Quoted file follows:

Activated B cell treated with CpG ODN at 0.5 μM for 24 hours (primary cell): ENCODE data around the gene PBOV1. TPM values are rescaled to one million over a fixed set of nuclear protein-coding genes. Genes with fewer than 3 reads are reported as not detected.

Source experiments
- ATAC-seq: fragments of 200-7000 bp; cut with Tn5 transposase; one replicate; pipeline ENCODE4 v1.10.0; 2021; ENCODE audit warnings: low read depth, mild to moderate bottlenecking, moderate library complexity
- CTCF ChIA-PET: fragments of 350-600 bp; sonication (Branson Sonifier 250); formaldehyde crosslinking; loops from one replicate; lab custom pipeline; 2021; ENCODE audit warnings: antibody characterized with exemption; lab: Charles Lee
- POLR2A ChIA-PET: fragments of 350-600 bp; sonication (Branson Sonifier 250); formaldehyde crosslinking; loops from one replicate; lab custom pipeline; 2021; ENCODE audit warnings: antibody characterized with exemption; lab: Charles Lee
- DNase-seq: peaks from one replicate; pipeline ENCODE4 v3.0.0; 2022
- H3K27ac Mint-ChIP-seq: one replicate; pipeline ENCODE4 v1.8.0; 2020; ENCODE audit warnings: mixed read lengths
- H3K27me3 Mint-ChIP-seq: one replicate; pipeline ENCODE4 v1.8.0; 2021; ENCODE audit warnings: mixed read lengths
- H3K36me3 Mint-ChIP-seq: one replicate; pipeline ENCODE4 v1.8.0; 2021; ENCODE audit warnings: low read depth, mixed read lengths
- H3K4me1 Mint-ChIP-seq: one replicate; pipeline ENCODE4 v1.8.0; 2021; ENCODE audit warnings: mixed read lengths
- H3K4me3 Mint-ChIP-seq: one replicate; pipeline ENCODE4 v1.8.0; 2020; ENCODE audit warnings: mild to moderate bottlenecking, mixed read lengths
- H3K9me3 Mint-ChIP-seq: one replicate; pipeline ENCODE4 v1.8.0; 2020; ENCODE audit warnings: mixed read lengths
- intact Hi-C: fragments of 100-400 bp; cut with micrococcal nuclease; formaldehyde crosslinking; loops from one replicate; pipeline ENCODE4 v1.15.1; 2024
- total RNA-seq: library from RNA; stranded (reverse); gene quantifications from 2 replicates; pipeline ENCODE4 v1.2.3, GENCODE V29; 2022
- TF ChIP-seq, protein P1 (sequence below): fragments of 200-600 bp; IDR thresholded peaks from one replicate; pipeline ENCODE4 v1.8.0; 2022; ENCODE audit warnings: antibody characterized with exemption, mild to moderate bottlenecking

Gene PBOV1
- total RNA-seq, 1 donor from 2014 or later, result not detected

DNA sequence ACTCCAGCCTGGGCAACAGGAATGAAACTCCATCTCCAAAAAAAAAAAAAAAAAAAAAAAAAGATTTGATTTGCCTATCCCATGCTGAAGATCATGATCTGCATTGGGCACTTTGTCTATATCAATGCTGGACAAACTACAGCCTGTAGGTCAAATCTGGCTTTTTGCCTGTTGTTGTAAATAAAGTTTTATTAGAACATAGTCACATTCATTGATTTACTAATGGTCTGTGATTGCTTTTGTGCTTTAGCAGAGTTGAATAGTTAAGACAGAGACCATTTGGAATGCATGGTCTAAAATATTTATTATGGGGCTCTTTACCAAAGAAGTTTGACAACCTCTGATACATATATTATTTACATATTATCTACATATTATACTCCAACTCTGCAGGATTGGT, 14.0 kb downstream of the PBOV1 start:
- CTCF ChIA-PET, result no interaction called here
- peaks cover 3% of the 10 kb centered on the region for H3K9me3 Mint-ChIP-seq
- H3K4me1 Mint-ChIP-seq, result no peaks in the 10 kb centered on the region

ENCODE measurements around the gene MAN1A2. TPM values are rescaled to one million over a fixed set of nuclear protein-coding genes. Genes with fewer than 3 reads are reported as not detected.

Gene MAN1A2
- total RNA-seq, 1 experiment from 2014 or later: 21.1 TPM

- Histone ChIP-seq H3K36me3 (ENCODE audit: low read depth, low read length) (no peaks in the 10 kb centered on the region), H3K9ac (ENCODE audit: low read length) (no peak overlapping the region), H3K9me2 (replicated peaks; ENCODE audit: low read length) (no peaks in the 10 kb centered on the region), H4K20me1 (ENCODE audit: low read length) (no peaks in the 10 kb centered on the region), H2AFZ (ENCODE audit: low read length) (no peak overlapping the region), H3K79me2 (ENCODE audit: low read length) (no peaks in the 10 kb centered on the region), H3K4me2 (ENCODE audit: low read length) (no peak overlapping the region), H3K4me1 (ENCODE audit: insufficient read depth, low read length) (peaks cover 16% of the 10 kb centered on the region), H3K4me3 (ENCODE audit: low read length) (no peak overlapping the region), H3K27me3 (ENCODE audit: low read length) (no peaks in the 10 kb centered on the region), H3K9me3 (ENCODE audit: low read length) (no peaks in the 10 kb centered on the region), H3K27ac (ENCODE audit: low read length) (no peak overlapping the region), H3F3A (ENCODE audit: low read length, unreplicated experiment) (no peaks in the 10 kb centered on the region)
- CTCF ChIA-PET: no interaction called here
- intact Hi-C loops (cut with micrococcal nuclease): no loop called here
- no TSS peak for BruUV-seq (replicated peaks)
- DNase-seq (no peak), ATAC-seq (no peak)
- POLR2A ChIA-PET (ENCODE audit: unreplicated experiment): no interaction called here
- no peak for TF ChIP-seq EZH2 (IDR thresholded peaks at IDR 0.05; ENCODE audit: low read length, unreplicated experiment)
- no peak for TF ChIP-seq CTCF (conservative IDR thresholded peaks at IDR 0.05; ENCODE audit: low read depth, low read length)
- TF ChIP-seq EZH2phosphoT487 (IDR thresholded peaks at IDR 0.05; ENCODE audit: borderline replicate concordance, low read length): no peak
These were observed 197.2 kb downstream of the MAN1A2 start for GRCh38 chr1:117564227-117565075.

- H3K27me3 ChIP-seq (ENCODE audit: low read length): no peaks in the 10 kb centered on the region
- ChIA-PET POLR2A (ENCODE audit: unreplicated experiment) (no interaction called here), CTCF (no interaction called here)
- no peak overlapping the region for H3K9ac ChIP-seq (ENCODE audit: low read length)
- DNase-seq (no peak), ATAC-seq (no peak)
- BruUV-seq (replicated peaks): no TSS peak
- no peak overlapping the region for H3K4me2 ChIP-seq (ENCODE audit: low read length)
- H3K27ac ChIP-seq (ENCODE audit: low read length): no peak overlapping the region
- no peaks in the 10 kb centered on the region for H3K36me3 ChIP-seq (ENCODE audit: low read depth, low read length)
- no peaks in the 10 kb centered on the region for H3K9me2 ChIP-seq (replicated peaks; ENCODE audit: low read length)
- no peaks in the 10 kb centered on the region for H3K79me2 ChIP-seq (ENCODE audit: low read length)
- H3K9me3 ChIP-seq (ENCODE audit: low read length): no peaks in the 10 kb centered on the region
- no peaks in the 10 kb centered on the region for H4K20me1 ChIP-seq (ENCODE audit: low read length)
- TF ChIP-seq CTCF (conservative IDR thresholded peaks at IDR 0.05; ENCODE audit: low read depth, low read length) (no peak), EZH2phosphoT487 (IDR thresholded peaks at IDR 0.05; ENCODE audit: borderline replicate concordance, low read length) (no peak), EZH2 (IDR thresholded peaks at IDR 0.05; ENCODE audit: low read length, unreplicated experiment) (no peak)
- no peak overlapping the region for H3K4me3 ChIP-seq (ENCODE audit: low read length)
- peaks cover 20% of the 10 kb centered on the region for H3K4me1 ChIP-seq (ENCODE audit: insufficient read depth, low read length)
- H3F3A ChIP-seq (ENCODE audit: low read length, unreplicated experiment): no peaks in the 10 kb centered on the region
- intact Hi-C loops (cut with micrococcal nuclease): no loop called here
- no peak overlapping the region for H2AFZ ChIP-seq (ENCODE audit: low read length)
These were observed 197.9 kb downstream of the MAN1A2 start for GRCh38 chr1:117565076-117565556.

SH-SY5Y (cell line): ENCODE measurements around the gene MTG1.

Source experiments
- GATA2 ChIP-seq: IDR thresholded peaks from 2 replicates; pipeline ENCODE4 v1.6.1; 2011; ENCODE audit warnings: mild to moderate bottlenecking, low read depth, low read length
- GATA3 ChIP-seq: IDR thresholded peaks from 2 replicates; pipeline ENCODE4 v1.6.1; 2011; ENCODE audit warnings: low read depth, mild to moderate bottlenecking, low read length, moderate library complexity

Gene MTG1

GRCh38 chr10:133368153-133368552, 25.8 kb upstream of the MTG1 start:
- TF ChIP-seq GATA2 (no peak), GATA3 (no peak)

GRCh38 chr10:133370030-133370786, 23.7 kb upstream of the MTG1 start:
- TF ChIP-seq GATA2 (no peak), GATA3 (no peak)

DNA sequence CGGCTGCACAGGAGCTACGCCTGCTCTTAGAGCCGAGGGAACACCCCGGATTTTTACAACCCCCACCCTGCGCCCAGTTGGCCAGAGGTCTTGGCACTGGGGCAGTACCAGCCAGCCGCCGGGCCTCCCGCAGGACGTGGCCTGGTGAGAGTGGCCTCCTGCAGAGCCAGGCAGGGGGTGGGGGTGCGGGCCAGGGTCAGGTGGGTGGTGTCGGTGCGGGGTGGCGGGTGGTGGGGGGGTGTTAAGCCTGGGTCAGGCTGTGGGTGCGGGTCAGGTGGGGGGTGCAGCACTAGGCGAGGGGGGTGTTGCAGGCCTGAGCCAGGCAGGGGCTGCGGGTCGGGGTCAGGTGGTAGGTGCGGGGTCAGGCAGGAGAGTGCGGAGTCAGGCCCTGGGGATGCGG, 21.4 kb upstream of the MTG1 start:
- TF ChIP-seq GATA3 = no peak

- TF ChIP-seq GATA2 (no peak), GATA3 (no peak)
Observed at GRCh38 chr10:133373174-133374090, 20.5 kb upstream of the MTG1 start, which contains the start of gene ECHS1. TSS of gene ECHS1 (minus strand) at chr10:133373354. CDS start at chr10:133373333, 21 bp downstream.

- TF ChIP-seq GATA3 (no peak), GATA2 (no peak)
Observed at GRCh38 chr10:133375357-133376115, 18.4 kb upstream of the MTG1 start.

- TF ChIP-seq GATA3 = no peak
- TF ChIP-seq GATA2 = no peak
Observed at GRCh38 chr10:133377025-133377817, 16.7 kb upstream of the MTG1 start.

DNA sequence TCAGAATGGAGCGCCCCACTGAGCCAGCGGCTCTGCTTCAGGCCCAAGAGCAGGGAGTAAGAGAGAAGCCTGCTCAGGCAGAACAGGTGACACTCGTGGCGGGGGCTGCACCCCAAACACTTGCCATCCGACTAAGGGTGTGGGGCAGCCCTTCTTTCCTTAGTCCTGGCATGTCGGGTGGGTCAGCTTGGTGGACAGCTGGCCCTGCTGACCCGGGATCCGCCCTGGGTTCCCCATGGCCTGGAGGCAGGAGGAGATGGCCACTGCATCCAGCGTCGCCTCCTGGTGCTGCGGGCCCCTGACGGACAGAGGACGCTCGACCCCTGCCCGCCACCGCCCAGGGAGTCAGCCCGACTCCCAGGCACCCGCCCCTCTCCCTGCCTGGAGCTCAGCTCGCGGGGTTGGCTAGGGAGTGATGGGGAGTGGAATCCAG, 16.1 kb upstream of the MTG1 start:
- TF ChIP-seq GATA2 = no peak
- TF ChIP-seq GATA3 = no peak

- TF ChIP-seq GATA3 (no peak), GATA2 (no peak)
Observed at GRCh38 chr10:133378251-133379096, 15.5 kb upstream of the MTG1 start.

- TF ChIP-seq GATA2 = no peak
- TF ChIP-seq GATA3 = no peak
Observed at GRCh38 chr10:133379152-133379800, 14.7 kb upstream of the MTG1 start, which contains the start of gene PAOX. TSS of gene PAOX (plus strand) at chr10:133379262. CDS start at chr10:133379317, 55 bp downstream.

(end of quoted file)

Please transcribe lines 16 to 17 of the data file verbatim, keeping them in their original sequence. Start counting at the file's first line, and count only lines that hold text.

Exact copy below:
Gene PBOV1
- total RNA-seq, 1 donor from 2014 or later, result not detected